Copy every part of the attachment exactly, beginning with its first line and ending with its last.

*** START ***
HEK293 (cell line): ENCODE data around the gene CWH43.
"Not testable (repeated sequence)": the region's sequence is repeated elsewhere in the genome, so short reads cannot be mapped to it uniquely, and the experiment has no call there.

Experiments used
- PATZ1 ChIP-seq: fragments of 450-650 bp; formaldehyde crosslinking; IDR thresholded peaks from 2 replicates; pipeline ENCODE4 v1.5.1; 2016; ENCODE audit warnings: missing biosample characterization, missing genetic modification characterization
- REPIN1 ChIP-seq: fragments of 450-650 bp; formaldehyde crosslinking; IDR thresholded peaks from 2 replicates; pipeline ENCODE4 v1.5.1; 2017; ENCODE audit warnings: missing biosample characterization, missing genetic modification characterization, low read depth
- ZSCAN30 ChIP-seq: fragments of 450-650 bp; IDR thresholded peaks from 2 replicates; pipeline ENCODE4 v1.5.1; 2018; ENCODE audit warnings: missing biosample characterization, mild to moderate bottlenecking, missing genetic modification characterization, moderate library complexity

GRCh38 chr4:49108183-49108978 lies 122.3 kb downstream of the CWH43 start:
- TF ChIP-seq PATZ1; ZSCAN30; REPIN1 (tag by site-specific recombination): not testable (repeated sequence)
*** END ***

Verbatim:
HEK293 (cell line): ENCODE data around the gene CWH43.
"Not testable (repeated sequence)": the region's sequence is repeated elsewhere in the genome, so short reads cannot be mapped to it uniquely, and the experiment has no call there.

Experiments used
- PATZ1 ChIP-seq: fragments of 450-650 bp; formaldehyde crosslinking; IDR thresholded peaks from 2 replicates; pipeline ENCODE4 v1.5.1; 2016; ENCODE audit warnings: missing biosample characterization, missing genetic modification characterization
- REPIN1 ChIP-seq: fragments of 450-650 bp; formaldehyde crosslinking; IDR thresholded peaks from 2 replicates; pipeline ENCODE4 v1.5.1; 2017; ENCODE audit warnings: missing biosample characterization, missing genetic modification characterization, low read depth
- ZSCAN30 ChIP-seq: fragments of 450-650 bp; IDR thresholded peaks from 2 replicates; pipeline ENCODE4 v1.5.1; 2018; ENCODE audit warnings: missing biosample characterization, mild to moderate bottlenecking, missing genetic modification characterization, moderate library complexity

GRCh38 chr4:49108183-49108978 lies 122.3 kb downstream of the CWH43 start:
- TF ChIP-seq PATZ1; ZSCAN30; REPIN1 (tag by site-specific recombination): not testable (repeated sequence)